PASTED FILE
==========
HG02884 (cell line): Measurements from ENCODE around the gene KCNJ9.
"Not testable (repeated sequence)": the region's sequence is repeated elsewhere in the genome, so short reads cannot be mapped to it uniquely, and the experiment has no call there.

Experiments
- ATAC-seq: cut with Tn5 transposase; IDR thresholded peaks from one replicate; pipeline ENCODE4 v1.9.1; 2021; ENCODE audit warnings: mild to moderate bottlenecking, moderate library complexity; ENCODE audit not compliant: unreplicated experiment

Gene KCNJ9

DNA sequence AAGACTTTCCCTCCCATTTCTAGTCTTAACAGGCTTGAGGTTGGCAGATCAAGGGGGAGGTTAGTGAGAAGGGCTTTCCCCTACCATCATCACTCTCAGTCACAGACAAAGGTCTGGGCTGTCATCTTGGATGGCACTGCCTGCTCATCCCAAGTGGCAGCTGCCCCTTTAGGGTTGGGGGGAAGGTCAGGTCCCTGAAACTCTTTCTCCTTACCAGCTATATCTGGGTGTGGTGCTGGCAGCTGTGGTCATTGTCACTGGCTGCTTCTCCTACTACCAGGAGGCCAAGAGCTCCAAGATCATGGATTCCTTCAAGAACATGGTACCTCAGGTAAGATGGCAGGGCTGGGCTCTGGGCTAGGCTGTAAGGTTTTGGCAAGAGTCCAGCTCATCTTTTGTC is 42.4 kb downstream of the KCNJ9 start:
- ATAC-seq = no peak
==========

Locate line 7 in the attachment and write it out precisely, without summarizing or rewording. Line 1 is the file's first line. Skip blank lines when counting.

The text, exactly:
- ATAC-seq = no peak